GARDEN CLUB: Tomorrow, Saturday, in the village hall at 2.30pm a talk by Professor Roger Homan, The Language of Flowers. New members and visitors very welcome.
FOOTBALL: Mid Sussex Div Two. Furnace Green Rovers 7, Barcombe 0; Barcombe Reserves 5 (H Major 4, D Sutton 2) Burgess Hill Albion Reserves 4.
CHURCH SERVICES: St Peter’s Church services on Sunday are Book of Common Prayer Holy Communion at 8am and Parish Communion at 10am. Transport can be arranged by calling Peter Martin on 01825 722680 or Teresa Wenban on 01825722586. Free Church services on Sunday start with a Café Church at the village hall with refreshments at 9.30am and activities for all the family with Erik Cornelisse from 10am to 11.15am. At 6.15pm at the Free Church there will be a service with Martin Povey after which a good tea will be served. Also on Wednesdays at 10am there is a prayer meeting and Thursdays at 7.30pm bible study and prayer.
PARISH COUNCIL meet at the Reading Room on Tuesday at 7.30pm. The meeting due to be held on January 22 was cancelled due to adverse weather conditions. Items on the agenda for that meeting will be discussed at this meeting and members of the public may attend and will be given an opportunity to make representations if they so wish.
SURVEYS will soon be undertaken by the Commons Society and this year they will be over Memorial Common. It really helps the society to have many sets of eyes to scan the heathland. If you would like more information call William Coleman on 01444 831098 and he will advise as to the surveys being undertaken. The society’s next meeting is an illustrated talk on Butterflies and More at the village hall on Thursday at 7.30pm. The speaker will be Michael Blencowe, from the Sussex Butterfly Group and a community wildlife officer for the Sussex Wildlife Trust, will give an amusing account of his favourite butterflies. Details of this and the society’s other meetings can be found at www.chaileycommons.org.uk.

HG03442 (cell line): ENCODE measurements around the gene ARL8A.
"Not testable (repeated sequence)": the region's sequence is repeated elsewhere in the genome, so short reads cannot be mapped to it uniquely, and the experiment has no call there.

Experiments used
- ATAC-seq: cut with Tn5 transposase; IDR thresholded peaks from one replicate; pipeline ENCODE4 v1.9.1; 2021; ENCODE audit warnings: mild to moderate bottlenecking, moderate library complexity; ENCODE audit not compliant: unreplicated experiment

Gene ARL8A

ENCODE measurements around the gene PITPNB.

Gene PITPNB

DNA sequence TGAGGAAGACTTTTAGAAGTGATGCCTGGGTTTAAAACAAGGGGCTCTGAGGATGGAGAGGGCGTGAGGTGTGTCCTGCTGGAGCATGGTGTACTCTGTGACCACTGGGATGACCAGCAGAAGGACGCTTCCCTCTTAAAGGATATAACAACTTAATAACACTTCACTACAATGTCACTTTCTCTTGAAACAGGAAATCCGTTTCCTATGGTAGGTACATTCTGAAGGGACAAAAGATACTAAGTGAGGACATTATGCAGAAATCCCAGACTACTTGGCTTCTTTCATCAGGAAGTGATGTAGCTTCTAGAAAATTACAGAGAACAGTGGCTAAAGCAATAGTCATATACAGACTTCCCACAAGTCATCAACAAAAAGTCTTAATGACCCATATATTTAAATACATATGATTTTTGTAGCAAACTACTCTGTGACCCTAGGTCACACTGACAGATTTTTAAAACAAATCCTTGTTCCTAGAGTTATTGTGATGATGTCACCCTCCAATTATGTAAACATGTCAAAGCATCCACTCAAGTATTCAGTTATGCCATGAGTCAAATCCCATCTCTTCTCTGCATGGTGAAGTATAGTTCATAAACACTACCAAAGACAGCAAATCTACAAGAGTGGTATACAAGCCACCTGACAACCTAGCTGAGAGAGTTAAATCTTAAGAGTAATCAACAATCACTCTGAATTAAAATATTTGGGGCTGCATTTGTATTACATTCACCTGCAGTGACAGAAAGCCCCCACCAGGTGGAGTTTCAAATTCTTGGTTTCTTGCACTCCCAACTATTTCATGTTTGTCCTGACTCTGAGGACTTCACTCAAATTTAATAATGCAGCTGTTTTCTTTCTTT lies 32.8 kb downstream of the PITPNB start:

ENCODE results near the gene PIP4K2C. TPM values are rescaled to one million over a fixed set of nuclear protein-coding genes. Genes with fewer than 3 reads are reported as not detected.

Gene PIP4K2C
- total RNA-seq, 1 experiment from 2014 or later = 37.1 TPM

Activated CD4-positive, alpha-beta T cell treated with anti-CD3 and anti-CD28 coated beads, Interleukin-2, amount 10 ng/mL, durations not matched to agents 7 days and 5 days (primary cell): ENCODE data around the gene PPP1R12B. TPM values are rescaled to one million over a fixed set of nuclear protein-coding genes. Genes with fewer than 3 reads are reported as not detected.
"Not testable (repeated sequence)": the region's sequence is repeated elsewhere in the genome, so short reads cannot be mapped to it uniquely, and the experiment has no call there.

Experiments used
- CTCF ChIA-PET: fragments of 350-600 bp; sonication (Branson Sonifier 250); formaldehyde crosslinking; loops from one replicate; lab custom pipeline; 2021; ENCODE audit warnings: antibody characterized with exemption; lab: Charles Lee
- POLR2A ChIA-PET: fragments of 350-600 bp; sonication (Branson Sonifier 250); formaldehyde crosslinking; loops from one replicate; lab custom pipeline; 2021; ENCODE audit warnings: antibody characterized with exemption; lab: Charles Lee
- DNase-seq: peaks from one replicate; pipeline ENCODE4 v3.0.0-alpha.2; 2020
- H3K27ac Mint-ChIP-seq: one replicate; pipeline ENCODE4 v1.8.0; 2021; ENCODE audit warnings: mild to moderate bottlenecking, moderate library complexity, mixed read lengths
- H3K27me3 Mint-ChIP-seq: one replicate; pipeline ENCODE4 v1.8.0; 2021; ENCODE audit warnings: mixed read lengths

ASTRONOMY in the Pub is at the Horns Lodge on Friday February 22 from 6pm to midnight. All are welcome to join in one of the darkest village pubs in the South East for an evening of Astronomical Discovery. There will be telescopes set up in the back garden for you and your family to view the night sky, there will also be amateur astronomers on hand to answer your questions and introduce you to the natural wonders of the night sky. The event will go ahead whatever the weather conditions. If it is cloudy, they will use state of the art computer technology to show you what is behind the clouds. There will be excellent speakers, for more information email Richie Jarvis at email@example.com or see the blog on his website http://nebul.ae.
NEARLY NEW SALE, organised by Chailey Youth Group, of children’s and females clothes will be at the village hall on Saturday February 23 from 11am to 12.30pm. Everyone is welcome to have a table and/or a rail and sell children’s and ladies clothes, bags, shoes, belts, evening dresses, coats and plenty more. This is a good chance to have a good old clear out and tables and/or rails can be booked at £6 each by calling Gemma Kybert on 07843410895.
OPENING SOON is the Futures Life Skills Centre for young adults aged 19 to 25 years with a physical disability. This is an is an exciting new transition provision which helps young adults with complex physical disabilities and health needs to develop life skills in preparation for adulthood. Futures@Chailey Heritage will offer programmes for non-residents and there is a range of activities to choose from including the gym, spa, sauna, circuit training, yoga, arts and crafts, pottery, ICT, money management, cookery, café and much more. There are Open Days on Friday March 15, Tuesday March 19 and Thursday April 4 when there will be an opportunity to have a guided tour of the state-of-the-art facilities, following a yearlong refurbishment project. To book your place on a tour call 01825 723723 or email firstname.lastname@example.org. In the meantime you can find out more at. www.futureschailey.org.uk/.
BLUEBELL RAILWAY have confirmed the opening of the extension to East Grinstead will go ahead as planned on March 23. To mark the occasion they are holding a two week opening festival with special events taking place from Saturday March 23 until Sunday April 7. A diary of events is at www.bluebell-railway.com/east-grinstead-festival/. For a number of events advance booking is recommended as some trains and tours are restricted in numbers.